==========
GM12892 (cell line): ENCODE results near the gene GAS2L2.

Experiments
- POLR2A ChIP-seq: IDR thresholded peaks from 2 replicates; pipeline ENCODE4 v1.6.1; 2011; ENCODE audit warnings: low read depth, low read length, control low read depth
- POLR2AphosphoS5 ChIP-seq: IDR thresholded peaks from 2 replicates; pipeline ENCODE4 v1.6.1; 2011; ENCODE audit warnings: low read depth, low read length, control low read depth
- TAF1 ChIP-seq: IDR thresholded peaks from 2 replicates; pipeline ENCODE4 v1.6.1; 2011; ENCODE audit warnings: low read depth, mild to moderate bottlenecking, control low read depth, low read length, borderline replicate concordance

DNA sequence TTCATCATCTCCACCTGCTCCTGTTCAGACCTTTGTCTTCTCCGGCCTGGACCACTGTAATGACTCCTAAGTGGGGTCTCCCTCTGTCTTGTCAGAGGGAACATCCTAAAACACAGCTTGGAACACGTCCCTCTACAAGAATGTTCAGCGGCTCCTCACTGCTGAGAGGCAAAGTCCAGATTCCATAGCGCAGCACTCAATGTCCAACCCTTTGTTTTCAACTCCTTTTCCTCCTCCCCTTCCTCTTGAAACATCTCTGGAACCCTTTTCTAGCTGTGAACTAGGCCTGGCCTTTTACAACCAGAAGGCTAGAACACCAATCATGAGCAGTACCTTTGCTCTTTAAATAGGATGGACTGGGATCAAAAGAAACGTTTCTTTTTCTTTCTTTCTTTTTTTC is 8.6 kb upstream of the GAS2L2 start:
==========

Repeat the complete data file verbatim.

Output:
GM12892 (cell line): ENCODE results near the gene GAS2L2.

Experiments
- POLR2A ChIP-seq: IDR thresholded peaks from 2 replicates; pipeline ENCODE4 v1.6.1; 2011; ENCODE audit warnings: low read depth, low read length, control low read depth
- POLR2AphosphoS5 ChIP-seq: IDR thresholded peaks from 2 replicates; pipeline ENCODE4 v1.6.1; 2011; ENCODE audit warnings: low read depth, low read length, control low read depth
- TAF1 ChIP-seq: IDR thresholded peaks from 2 replicates; pipeline ENCODE4 v1.6.1; 2011; ENCODE audit warnings: low read depth, mild to moderate bottlenecking, control low read depth, low read length, borderline replicate concordance

DNA sequence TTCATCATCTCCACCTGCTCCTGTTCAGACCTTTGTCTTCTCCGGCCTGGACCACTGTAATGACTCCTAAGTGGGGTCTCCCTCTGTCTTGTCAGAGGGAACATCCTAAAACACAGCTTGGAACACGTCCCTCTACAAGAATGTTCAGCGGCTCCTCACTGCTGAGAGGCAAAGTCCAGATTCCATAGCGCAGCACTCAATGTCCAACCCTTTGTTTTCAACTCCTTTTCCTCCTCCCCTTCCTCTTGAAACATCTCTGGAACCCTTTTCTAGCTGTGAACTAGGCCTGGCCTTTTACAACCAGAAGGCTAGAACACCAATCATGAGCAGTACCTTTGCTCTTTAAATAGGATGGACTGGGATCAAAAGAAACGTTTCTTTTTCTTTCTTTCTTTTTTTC is 8.6 kb upstream of the GAS2L2 start: